interviewBy David Kaiza
Nairobi — Mr Helon Habila, a Nigerian novelist who won the first Caine Prize for African Writing was in Kampala to attend the African Writers Conference. He spoke to DAVID KAIZA about the future of writing on the continent
African writing has been seen in colonial terms. We have Franco-African writing and Anglo-African literature. How then can one talk of "African literature?"
We are Francophone and Anglophone writers. We are hybrid people. We can't just cut out this colonial experience from our lives like it never happened.
Is English our language?
Ngugi wa Thiongo said you can't write in English; that you can't honestly express African experience in a foreign language. But we are still writing in English.
So time has answered his question. Nobody needs to go back and tell him he was wrong.
But how African is African literature when it is written in English?
English has gone beyond the English people. It is the language we use to communicate. No one novel or writer can give you all the answers.
Is it your feeling that African writers have been looking for a theme?
I don't think writers sit down to say, "Let's write about this."
Maybe in West Africa you have conflict in Sierra Leone. People write about that and you have a common theme. People like Achebe, Ngugi and others of their generation had their different experiences. East Africa had longer contact with the West and that determined the kind of novel that emerged from the region. Ngugi talks about land issues in his novels because the British took land in Kenya.
Some non-African writers such as V.S. Naipaul have described African literature as thin. Do you agree?
J.M Coetzee is also on record as saying that African writers are merely interpreters of Africa to foreigners. My view is that we are interpreting because we were misrepresented. Colonialism is not an easy experience. People have to come out of it and begin to see the world afresh, which takes time.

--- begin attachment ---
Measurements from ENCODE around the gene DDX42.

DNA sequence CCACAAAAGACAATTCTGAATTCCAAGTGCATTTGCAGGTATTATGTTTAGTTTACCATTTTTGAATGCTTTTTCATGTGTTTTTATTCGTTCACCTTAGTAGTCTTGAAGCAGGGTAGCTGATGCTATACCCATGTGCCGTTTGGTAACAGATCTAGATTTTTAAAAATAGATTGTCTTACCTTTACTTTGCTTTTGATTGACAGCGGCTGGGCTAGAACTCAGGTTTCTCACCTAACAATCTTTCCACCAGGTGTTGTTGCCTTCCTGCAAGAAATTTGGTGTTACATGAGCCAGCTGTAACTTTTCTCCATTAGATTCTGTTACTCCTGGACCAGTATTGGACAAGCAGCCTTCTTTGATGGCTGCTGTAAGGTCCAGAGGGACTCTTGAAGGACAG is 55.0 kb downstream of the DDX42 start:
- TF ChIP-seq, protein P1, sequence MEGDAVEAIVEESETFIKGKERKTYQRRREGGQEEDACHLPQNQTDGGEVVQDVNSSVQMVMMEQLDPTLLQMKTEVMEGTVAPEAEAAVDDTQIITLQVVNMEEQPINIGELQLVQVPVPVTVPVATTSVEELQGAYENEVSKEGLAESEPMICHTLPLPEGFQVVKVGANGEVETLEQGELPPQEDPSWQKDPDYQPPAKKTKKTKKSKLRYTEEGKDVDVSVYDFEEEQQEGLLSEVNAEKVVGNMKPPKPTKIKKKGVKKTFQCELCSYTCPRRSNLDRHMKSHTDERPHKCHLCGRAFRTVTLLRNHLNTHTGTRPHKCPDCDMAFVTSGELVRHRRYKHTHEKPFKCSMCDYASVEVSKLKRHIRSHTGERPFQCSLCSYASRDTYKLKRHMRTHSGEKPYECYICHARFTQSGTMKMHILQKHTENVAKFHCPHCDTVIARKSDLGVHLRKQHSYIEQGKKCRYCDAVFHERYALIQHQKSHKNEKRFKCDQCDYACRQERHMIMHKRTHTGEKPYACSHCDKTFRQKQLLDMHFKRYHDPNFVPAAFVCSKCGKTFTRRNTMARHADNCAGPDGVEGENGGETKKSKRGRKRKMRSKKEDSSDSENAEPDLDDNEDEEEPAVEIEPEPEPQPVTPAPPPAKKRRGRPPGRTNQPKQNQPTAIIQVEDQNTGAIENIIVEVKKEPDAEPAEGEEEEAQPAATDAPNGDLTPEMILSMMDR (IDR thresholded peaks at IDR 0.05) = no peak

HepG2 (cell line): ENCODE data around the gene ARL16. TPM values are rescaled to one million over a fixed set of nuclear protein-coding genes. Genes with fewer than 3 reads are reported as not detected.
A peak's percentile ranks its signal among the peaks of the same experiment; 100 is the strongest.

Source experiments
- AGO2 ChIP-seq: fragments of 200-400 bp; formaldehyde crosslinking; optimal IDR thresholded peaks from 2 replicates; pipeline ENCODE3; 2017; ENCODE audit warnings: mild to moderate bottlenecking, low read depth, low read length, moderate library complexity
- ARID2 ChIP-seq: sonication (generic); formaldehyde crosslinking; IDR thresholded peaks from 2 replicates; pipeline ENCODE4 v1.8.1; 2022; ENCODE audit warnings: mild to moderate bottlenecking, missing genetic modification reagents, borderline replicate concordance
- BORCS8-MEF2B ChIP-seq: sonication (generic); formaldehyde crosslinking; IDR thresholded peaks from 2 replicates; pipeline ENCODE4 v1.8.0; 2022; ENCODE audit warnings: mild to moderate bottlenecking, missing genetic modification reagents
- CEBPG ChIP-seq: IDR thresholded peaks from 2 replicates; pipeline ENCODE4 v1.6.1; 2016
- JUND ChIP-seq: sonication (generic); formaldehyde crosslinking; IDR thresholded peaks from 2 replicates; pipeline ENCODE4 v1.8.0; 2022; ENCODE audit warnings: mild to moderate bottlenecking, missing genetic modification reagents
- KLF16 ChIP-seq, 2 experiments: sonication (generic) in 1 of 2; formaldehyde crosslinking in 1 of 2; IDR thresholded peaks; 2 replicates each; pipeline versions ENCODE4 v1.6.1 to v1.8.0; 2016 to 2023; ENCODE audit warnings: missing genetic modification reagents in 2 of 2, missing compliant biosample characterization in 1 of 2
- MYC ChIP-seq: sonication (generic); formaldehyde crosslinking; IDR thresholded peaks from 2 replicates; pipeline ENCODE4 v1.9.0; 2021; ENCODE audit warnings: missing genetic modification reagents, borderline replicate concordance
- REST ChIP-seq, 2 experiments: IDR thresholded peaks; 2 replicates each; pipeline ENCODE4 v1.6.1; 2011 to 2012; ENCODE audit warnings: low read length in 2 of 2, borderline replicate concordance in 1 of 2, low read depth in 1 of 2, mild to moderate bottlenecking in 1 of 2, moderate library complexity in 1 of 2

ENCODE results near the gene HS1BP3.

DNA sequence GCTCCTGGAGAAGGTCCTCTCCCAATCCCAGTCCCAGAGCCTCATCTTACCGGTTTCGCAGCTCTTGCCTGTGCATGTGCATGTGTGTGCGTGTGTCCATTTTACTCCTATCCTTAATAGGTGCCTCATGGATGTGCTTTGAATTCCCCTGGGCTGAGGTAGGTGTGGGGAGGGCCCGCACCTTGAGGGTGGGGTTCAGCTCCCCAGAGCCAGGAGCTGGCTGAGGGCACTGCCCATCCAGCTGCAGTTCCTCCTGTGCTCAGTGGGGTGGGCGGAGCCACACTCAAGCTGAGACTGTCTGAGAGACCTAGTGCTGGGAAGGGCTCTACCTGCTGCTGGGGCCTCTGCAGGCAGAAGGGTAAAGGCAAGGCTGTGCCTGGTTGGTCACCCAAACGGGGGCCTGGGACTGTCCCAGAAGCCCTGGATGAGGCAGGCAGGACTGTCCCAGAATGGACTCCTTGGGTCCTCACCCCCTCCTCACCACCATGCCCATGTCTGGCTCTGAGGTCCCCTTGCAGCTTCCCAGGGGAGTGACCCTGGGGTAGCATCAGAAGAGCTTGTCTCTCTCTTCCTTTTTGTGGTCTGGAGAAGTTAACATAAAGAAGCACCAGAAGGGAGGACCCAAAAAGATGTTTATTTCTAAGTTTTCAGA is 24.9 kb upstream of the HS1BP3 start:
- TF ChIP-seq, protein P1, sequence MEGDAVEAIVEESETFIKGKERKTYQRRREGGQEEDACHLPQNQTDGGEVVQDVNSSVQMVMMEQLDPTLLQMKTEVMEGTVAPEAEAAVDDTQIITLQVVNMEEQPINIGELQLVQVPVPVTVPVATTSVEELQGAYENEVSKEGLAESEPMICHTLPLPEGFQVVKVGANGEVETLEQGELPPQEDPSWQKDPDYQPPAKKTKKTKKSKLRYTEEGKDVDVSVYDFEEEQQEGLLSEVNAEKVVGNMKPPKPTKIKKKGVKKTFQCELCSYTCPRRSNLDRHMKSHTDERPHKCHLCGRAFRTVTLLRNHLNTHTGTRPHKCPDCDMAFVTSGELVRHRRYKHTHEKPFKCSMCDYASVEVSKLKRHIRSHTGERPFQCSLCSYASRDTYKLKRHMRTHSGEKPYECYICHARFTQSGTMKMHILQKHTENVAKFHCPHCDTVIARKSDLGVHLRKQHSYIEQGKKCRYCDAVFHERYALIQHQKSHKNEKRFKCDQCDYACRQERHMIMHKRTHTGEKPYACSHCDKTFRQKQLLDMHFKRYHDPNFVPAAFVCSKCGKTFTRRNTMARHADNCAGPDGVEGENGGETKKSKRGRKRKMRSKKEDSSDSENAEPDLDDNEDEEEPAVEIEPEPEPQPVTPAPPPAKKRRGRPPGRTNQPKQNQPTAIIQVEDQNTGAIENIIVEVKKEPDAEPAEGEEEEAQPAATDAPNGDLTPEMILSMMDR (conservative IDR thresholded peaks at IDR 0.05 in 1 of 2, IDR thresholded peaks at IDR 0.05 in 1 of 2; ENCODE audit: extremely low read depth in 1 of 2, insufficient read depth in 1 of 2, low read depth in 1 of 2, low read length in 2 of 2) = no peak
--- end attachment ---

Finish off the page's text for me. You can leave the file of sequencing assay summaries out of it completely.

What Naipaul implied was that African literature is not serious
He is a very cynical person. He has said the same about India, but it does not mean he is right. I don't think African literature is thin. Africans are looked down upon. The international media is very harsh on Africa. But African writers are trying to show a different picture.
As a young writer, what is your relationship with the older generation of writers?
I read literature at school so it was not hard to get into the writing mode. As Africans, we are all storytellers. But a new writer takes time to gain confidence.
Do readers compare you to accomplished writers such as Soyinka?
I don't force myself to write up to anybody's standards because I have to be good to survive as a writer. I know good quality literature so I try to write what is good.
Your novel, Waiting for an Angel, has been described as startlingly new and exciting. How did the idea come to you?
I don't know how it came. I just wanted to interpret what was happening in my society. I decided to use the image of the prison, which was like what we were going through. We were all in prison even if not physically.
How do you react when a book is completed?
You are exhausted. It is like being tortured. Writing is not fun. I was writing from midnight to three o'clock in the morning since I had a day job. It was not easy. I didn't even have a computer.
Was it easy for you to get published?
The publishing situation in Africa is appalling. Publishing firms are few and far between and the readership is not really as it should be. I had to publish the book myself.
But you then won the Caine Prize for African Writing and things became better
I won the Caine Prize and got a publishing contact with Penguin in Britain and the US. The book talks about the relationship between a warden and his prisoner. The warden has absolute power over his prisoner, but has inadequacies in expressing himself and has to rely on the very person he is in a sense oppressing. That sounds like the story of leadership in Africa. That is the point I was trying to make. I am happy you got it. I just wanted to show how powerless an African is while trying to be an intellectual. You are powerless, deprived and exploited by the people in power.
Looking at your book, one wonders who it is that really has the power.
Writing is powerful and empowering. It sets you free. That is why there is resistance to people who express themselves in writing. Through his writing, the writer changes the way the world is seen.